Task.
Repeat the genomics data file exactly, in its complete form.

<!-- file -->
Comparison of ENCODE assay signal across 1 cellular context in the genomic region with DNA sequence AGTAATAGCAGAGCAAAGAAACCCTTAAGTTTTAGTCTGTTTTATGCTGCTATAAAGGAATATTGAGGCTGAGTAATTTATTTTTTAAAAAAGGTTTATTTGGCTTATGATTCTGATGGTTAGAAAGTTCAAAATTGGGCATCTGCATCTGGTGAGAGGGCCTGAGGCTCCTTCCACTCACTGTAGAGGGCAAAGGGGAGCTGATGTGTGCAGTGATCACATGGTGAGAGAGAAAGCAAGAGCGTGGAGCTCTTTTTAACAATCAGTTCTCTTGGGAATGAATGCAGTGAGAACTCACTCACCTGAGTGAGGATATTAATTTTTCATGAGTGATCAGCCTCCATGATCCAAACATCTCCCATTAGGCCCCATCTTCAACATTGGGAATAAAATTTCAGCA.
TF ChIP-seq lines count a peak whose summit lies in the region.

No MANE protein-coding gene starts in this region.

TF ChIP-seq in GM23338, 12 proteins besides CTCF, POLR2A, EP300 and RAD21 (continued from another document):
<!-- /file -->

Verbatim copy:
Comparison of ENCODE assay signal across 1 cellular context in the genomic region with DNA sequence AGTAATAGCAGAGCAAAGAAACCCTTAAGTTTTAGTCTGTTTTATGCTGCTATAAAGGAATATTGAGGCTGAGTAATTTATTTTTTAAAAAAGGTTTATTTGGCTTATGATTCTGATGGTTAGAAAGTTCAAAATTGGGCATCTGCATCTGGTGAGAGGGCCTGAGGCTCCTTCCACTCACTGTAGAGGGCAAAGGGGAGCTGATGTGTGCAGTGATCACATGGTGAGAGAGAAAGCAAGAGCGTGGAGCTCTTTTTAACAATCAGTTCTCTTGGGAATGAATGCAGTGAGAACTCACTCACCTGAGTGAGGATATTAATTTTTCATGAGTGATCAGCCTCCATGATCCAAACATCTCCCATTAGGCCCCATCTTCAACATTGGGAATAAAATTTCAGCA.
TF ChIP-seq lines count a peak whose summit lies in the region.

No MANE protein-coding gene starts in this region.

TF ChIP-seq in GM23338, 12 proteins besides CTCF, POLR2A, EP300 and RAD21 (continued from another document):